An omniscient narrator possesses a god-like knowledge of everything in a story. He’s a real know-it-all. The author’s big challenge when using this POV is deciding how much information to relay and at what pace. You don’t want to overload your reader with information or bog down the story.
A limited narrator knows some things but not everything. By using a limited POV an author can convey juicy inside knowledge like what a character is thinking while retaining the inherent tension that comes with uncertainty.
Oral vs. Written Narration
Oral narration is a story that is related verbally, like somebody telling you a story at a bar. Written narration is a story that’s written down and comes in a variety of formats, such as journal entries, letters (the “epistolary novel” tells its story mostly through correspondence, such as Dracula), reportage, confessionals, manifestos, etc.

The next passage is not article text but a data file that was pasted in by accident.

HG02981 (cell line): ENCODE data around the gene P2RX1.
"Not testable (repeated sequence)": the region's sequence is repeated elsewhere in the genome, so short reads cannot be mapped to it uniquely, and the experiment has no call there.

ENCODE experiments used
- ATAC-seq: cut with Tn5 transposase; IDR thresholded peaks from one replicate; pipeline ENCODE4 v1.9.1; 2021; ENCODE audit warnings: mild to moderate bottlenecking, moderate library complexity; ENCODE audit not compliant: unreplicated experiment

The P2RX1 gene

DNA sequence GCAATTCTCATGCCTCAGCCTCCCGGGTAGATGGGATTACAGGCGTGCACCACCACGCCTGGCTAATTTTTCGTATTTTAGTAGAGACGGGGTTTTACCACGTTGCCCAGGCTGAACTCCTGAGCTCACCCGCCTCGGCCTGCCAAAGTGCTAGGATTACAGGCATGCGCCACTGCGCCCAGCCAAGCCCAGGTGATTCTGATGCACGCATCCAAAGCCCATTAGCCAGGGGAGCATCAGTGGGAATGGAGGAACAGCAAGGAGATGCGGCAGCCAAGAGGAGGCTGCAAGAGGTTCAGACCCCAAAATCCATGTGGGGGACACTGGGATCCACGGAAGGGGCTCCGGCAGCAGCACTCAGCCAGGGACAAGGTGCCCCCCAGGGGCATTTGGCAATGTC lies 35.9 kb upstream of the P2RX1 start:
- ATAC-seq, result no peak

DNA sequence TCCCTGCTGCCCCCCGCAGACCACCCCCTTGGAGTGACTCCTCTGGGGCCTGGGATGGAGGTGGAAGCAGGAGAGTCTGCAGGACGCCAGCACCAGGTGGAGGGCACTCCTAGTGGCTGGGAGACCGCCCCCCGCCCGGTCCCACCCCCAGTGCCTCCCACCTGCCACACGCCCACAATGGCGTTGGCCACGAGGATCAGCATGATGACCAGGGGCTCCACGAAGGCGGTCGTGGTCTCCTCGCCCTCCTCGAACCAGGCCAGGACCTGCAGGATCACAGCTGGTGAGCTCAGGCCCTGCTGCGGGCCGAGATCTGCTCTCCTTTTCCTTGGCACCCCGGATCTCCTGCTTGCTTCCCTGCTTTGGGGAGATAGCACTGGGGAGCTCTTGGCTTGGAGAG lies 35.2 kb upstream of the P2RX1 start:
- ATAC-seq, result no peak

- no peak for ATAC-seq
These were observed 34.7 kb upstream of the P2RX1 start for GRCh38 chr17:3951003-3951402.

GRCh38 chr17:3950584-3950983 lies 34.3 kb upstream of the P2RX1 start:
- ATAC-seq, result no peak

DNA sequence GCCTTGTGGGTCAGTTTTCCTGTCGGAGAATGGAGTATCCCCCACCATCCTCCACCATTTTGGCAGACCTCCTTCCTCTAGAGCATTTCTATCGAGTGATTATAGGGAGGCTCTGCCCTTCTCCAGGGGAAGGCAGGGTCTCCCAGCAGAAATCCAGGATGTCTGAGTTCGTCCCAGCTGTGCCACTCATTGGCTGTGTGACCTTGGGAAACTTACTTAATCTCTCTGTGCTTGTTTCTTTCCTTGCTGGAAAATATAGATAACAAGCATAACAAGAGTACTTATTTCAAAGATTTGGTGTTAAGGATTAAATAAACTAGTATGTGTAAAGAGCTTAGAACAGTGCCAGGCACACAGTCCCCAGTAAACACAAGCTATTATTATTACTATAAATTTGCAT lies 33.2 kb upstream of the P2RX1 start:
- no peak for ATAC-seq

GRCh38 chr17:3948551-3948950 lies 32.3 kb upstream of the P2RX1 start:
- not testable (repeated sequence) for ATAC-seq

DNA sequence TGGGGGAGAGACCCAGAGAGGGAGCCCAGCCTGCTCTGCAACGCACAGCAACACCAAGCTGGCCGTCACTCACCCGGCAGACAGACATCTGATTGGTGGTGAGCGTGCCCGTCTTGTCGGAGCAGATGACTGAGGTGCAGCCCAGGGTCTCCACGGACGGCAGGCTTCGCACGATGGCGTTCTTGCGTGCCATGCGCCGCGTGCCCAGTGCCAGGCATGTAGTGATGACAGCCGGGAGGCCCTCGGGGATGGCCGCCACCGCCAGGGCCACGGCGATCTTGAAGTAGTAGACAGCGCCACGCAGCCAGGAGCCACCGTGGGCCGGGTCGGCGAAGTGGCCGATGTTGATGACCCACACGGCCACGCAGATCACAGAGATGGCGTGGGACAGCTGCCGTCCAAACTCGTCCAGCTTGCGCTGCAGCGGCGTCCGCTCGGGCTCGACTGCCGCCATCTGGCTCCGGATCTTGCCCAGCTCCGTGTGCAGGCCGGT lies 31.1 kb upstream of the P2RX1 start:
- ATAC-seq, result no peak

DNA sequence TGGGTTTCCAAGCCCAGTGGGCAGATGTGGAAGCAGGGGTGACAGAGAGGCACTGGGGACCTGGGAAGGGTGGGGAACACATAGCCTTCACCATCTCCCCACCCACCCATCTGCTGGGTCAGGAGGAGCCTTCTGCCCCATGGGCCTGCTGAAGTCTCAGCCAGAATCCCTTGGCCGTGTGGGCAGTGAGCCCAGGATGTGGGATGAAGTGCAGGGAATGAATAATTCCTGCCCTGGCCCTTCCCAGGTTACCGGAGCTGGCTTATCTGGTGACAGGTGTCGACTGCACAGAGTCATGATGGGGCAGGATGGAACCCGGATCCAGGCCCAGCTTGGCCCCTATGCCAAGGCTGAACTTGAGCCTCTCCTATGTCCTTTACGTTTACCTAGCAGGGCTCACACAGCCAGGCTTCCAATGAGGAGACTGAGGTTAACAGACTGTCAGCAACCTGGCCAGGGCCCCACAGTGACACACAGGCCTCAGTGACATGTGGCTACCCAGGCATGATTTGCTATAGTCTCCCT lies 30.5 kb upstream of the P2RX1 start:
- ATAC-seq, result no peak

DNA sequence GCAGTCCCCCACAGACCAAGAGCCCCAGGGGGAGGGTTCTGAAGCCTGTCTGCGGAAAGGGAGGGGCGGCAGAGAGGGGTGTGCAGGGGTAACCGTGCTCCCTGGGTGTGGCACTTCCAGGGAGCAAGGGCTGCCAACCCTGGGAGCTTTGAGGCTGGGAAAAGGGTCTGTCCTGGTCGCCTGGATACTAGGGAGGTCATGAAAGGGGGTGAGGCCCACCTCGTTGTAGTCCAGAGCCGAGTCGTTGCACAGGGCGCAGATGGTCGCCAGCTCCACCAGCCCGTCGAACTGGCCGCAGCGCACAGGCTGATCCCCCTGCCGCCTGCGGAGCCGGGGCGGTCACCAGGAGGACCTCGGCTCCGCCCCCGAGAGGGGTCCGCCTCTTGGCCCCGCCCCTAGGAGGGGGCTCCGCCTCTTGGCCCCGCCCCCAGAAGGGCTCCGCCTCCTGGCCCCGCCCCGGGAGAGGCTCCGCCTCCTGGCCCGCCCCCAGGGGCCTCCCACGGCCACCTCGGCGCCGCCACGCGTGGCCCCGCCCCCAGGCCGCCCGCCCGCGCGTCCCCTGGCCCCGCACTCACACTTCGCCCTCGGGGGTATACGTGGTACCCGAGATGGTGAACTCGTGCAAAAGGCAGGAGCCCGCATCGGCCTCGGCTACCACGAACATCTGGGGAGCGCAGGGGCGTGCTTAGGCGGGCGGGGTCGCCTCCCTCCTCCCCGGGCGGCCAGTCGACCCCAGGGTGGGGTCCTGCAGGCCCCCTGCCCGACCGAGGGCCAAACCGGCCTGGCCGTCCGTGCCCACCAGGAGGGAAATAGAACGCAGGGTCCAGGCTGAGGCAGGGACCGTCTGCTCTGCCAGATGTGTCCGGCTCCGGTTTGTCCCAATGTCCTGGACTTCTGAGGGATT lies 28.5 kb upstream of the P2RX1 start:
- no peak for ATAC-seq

Okay, now let’s move on to the three main POV categories themselves and get out of here before those worms from that big can we opened earlier devour us.
Oh god, they’re starting to glow…
The First Person Point of View
The biggest giveaway that a story is being told from the first person POV is the use of the letter “I” or “We”. If you see a sentence that starts with a big old capital “I” as in, “I went to the store to buy worm killer…” you’re reading a story told in the first person. “We” is the plural form of “I”—whoever is speaking/writing is being accompanied by at least one other character in the story they are relating.